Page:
In Brief: Pacific Islands Forum split over leadership dispute

Henry Puna, former prime minister of the Cook Islands. Photo by: Kim Haughton / U.N.

Controversy over the election of Henry Puna, former prime minister of the Cook Islands, as secretary-general of the Pacific Islands Forum last week has resulted in its Micronesian members splitting from the group.

Puna was elected with nine votes ahead of Gerald Zackios from the Marshall Islands on eight votes. Under a “gentlemen's agreement” used to elect forum leaders on a rotating basis, its Micronesian members believed their candidate should have been appointed to the role.

On Tuesday, the leaders of Kiribati, Marshall Islands, Micronesia, Nauru, and Palau released a communique on their decision to leave the forum, expressing “great disappointment with the Pacific Islands Forum Secretary General appointment process.”

Why it matters: The Pacific Islands Forum is an important enabler of dialogue between Pacific countries, and partners Australia and New Zealand on trade, health, security, politics, environment, and development priorities. But through this forum, they also engage global stakeholders including the United Nations, World Bank, European Union, France, United States, and more. It is an avenue for the Pacific to communicate their priorities and needs to political allies and donors globally.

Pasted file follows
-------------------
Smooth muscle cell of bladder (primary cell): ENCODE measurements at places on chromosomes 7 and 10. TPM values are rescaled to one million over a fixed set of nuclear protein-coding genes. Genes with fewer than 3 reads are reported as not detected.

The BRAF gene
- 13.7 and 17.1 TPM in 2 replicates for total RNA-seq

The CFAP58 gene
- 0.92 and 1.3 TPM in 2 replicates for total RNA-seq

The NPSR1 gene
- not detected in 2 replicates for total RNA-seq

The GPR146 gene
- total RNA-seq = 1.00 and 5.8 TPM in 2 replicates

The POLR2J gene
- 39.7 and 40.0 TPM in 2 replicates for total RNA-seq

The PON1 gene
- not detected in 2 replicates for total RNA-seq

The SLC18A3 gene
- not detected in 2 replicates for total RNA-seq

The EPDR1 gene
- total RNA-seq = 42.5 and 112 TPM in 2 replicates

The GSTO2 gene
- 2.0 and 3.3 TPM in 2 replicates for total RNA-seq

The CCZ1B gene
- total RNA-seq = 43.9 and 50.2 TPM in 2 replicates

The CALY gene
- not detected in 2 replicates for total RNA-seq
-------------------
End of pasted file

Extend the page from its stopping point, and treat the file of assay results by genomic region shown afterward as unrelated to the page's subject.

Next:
What happens now: Micronesian nations will initiate formal withdrawal processes, but there is a possibility that not all will follow through. They will now use the Micronesian Presidents’ Summit as their main collaboration forum. Priorities may differ from those of the Pacific Islands Forum — and this could see development programs needing to split and change in line with new country objectives.

What to watch: With the Pacific at the front-line of climate action, a strong region engaging globally is important. The response from Puna and the Pacific Islands Forum will determine if the relationship can be mended. But the role of international partners in supporting future leadership directions will also be a space to watch.

About the author

  • Lisa Cornish

    Lisa Cornish is a Senior Reporter based in Canberra, where she focuses on the Australian aid community. Lisa formerly worked with News Corp Australia as a data journalist for the national network and was published throughout Australia in major metropolitan and regional newspapers, including the Daily Telegraph in Melbourne, Herald Sun in Melbourne, Courier-Mail in Brisbane, and online through Lisa additionally consults with Australian government providing data analytics, reporting and visualization services. Lisa was awarded the 2014 Journalist of the Year by the New South Wales Institute of Surveyors.